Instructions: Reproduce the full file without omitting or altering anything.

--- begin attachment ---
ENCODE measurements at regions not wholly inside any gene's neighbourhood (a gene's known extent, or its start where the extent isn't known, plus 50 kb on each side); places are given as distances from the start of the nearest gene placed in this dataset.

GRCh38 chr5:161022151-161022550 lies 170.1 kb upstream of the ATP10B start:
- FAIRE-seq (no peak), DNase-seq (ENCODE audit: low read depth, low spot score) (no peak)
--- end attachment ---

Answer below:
ENCODE measurements at regions not wholly inside any gene's neighbourhood (a gene's known extent, or its start where the extent isn't known, plus 50 kb on each side); places are given as distances from the start of the nearest gene placed in this dataset.

GRCh38 chr5:161022151-161022550 lies 170.1 kb upstream of the ATP10B start:
- FAIRE-seq (no peak), DNase-seq (ENCODE audit: low read depth, low spot score) (no peak)